Hibernating Posted on November 20, 2013

Home from a wintry dash to Krakow and Beaune, two of Europe’s best-preserved ancient towns. Beaune still has its girdle of walls; at Krakow they pulled them down and replaced them with a green belt charmingly called the Planty (can it really mean just that?), now a circular park of mature oaks and limes and planes. Every town should have one.

Home to find the new greenhouse ready for commissioning. Gulp. The plants that go in here depend entirely on me for their survival. The bench is a blank sheet, a bare wall, a challenge. Happily the last panes of glass have gone in just as the temperature falls to zero; the first inhabitants are genuine refugees; a cymbidium, some favourite pelargoniums from Saling Hall, some salvias still in bloom.

The lemon pot is too heavy for me to move from the verandah; shall I be able to keep it snug enough tucked up in fleece, with a glass roof but no walls? Not I fear if this winter is like the last.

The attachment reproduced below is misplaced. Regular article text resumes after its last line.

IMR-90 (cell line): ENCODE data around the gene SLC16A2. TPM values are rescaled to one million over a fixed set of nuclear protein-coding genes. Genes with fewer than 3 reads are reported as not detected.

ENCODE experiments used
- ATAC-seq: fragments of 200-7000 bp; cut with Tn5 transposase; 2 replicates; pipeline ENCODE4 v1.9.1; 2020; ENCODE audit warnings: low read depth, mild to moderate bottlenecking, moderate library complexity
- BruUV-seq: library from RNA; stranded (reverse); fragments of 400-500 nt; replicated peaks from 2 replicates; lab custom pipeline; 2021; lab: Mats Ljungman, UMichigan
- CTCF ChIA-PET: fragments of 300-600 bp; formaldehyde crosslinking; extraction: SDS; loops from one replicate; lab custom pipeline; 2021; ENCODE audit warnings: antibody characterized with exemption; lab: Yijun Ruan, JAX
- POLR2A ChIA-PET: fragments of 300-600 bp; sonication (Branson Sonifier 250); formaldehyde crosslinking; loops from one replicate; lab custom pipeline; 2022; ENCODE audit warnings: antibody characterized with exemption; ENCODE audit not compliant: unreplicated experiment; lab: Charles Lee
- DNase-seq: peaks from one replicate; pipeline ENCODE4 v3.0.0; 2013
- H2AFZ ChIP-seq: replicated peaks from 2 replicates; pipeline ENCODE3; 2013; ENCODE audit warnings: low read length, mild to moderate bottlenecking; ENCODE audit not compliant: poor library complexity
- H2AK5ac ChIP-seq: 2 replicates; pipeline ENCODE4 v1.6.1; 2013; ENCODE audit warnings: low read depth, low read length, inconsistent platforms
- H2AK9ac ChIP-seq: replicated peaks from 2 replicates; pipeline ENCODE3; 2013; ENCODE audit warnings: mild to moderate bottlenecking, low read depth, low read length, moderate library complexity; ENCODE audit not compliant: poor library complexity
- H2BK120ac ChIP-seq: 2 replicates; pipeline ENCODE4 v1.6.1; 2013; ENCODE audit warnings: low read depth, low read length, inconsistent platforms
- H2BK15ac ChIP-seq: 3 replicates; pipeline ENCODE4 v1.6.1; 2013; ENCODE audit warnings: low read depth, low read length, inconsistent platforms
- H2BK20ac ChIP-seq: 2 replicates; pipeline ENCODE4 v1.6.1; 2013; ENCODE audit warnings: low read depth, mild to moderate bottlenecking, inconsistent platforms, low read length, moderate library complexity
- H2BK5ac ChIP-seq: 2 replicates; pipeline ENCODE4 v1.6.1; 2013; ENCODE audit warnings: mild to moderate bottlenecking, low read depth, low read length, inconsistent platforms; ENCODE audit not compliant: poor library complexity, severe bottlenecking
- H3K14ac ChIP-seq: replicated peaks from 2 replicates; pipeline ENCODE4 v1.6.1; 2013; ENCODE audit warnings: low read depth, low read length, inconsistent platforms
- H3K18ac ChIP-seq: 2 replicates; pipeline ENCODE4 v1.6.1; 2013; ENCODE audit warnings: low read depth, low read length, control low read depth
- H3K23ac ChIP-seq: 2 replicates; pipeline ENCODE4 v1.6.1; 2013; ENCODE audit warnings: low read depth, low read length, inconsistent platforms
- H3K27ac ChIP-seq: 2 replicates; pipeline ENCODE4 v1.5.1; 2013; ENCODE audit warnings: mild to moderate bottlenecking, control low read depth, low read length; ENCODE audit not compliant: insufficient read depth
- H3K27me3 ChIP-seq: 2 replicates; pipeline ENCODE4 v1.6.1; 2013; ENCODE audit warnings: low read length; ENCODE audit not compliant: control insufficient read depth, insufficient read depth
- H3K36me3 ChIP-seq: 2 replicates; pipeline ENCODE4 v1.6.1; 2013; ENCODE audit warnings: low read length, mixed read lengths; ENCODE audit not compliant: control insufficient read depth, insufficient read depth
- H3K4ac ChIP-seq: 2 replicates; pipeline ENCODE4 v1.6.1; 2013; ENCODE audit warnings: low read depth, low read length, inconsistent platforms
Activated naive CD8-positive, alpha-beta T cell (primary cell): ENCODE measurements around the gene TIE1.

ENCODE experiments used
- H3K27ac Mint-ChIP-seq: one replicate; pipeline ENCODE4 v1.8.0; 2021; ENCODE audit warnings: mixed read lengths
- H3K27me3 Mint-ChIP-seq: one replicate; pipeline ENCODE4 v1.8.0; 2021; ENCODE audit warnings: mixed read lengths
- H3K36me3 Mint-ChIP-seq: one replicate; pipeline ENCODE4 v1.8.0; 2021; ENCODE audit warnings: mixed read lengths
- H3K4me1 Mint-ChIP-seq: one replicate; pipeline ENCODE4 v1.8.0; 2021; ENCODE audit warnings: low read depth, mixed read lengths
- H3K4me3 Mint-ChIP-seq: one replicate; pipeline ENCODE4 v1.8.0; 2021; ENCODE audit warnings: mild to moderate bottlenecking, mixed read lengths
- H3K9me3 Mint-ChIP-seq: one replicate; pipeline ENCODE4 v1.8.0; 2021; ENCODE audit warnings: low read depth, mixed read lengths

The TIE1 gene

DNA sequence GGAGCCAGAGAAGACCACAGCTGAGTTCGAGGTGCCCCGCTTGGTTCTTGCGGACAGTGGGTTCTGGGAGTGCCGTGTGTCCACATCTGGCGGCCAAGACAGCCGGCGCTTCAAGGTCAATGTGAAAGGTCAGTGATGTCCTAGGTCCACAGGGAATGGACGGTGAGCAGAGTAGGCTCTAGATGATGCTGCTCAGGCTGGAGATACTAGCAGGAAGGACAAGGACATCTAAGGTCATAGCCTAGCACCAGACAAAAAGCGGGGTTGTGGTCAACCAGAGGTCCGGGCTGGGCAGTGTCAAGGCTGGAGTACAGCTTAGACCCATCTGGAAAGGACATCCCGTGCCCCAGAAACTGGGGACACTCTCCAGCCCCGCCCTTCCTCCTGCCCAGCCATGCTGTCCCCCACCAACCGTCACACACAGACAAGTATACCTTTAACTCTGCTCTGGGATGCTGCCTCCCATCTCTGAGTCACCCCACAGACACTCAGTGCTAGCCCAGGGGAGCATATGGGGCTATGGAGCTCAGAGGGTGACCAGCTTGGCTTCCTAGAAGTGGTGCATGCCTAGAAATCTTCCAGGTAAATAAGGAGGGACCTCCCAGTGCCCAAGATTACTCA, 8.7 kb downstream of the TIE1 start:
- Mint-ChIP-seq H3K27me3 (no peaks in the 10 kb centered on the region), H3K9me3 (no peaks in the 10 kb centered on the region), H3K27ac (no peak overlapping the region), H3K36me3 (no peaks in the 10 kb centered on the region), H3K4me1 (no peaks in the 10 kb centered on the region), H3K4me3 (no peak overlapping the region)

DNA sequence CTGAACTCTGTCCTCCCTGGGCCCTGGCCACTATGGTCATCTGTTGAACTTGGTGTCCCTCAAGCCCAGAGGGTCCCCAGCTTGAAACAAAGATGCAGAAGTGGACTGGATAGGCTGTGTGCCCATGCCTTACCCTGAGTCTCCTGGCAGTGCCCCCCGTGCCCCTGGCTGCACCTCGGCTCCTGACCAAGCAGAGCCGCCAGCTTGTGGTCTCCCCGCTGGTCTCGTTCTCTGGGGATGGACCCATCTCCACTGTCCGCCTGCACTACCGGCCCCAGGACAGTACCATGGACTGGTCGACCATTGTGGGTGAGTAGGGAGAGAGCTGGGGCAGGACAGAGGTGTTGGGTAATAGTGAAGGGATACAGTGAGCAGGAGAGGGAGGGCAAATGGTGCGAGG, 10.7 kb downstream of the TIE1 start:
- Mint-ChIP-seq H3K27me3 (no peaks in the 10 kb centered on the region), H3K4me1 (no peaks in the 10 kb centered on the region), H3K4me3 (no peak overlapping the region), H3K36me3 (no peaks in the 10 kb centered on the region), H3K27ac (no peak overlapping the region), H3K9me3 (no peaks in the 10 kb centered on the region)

But a score of pots of bulbs – also refugees, this time from the squirrels that have already been munching – gives the bench a look of purpose and hope. Snowdrops are poking up; I shall see them this winter in a completely different focus from the white rugs of the countryside. Iris reticulata is stirring. Worryingly a cyclamen the size of a Chelsea bun is not.

Hugh’s Gardening Books


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World Atlas of Wine 8th edition

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